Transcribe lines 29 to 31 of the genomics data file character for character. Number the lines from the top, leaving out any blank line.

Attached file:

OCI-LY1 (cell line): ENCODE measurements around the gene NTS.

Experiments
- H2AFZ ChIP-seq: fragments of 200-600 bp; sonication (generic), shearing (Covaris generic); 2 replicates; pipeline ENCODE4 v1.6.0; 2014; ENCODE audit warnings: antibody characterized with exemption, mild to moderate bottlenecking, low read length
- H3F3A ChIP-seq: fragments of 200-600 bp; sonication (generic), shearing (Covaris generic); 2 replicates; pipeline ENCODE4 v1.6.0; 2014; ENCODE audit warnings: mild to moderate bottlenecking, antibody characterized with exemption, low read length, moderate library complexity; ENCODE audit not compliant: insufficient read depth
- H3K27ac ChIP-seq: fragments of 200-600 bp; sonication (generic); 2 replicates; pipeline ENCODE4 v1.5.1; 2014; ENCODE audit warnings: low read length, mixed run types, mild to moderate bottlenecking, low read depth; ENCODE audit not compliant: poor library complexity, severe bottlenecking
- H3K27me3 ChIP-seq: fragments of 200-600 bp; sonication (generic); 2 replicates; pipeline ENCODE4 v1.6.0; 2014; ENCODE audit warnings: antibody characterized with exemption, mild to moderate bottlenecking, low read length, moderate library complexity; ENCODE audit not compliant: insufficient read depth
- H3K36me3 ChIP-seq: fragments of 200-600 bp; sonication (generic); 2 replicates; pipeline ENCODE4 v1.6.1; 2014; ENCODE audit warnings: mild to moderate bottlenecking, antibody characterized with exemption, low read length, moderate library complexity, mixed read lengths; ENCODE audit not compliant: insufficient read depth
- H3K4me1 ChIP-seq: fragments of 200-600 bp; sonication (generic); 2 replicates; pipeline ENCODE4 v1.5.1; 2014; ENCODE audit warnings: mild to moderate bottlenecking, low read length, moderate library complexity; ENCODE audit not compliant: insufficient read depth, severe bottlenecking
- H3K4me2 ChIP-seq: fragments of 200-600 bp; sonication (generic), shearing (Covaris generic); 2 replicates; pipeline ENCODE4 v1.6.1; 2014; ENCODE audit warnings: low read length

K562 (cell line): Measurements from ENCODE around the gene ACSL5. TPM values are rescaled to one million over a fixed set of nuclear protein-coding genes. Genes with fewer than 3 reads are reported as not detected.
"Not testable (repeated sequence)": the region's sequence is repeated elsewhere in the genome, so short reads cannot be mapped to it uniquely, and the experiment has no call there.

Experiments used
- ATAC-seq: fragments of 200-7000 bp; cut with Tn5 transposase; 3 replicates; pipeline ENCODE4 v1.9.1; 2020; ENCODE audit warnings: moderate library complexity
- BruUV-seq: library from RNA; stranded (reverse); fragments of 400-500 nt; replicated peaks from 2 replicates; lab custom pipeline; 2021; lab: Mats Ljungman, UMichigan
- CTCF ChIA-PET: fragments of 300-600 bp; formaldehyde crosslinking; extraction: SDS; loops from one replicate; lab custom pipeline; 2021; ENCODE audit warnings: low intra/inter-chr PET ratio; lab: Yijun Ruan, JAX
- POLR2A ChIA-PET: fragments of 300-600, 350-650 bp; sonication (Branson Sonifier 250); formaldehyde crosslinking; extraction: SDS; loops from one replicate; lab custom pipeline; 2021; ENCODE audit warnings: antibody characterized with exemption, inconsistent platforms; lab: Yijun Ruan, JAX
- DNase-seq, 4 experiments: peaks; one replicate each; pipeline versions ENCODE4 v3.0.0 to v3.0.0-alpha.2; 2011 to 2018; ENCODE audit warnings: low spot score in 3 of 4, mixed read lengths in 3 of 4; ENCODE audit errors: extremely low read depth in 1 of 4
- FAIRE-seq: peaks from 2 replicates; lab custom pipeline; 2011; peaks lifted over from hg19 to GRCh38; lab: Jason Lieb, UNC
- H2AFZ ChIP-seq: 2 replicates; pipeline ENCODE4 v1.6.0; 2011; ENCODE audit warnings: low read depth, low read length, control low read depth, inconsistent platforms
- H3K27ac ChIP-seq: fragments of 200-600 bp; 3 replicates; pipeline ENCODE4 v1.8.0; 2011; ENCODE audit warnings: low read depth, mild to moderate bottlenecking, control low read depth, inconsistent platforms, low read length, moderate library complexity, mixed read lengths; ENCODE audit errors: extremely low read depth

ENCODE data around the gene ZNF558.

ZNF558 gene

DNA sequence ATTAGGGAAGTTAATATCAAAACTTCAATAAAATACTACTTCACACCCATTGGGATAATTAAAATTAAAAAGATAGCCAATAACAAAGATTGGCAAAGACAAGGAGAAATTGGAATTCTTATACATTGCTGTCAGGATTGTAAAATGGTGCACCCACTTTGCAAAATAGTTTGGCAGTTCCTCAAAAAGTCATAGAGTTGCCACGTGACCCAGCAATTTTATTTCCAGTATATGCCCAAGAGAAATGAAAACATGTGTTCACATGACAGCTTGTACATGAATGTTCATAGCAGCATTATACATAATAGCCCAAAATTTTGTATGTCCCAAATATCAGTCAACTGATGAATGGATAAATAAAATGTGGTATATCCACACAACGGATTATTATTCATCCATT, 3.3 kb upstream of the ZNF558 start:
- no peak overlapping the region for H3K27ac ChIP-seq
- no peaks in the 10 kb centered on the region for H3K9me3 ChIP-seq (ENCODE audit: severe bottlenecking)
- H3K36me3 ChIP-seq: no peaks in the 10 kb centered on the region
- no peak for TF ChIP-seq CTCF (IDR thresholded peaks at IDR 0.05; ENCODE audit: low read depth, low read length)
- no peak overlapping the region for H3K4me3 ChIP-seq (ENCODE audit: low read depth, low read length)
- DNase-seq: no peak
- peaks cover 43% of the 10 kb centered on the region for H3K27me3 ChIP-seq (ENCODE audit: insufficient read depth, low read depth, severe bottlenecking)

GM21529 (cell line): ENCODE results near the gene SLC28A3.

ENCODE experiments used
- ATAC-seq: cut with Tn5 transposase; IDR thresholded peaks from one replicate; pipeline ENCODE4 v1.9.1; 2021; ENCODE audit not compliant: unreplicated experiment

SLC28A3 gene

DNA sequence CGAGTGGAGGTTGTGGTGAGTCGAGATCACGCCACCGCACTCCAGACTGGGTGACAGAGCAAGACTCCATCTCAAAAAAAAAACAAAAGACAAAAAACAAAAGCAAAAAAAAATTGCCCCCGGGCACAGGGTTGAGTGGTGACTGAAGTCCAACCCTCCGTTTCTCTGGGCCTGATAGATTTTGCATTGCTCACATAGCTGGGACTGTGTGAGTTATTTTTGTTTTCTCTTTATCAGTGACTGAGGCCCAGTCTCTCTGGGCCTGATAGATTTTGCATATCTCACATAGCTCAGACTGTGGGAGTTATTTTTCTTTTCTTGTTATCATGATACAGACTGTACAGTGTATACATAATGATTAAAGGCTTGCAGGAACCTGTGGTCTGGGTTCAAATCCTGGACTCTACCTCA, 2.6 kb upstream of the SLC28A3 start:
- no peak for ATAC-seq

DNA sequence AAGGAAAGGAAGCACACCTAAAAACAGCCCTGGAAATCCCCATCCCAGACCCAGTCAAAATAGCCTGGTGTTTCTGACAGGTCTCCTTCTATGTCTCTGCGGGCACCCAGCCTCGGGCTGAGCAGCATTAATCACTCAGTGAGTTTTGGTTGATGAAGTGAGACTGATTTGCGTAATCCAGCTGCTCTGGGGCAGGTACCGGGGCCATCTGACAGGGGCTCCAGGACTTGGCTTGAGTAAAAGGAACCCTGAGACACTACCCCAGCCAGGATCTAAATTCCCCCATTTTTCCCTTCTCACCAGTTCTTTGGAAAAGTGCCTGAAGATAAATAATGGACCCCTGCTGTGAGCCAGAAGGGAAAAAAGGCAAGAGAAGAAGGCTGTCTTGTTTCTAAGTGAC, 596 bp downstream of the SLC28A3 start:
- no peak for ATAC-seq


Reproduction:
- DNase-seq: no peak
- peaks cover 43% of the 10 kb centered on the region for H3K27me3 ChIP-seq (ENCODE audit: insufficient read depth, low read depth, severe bottlenecking)

GM21529 (cell line): ENCODE results near the gene SLC28A3.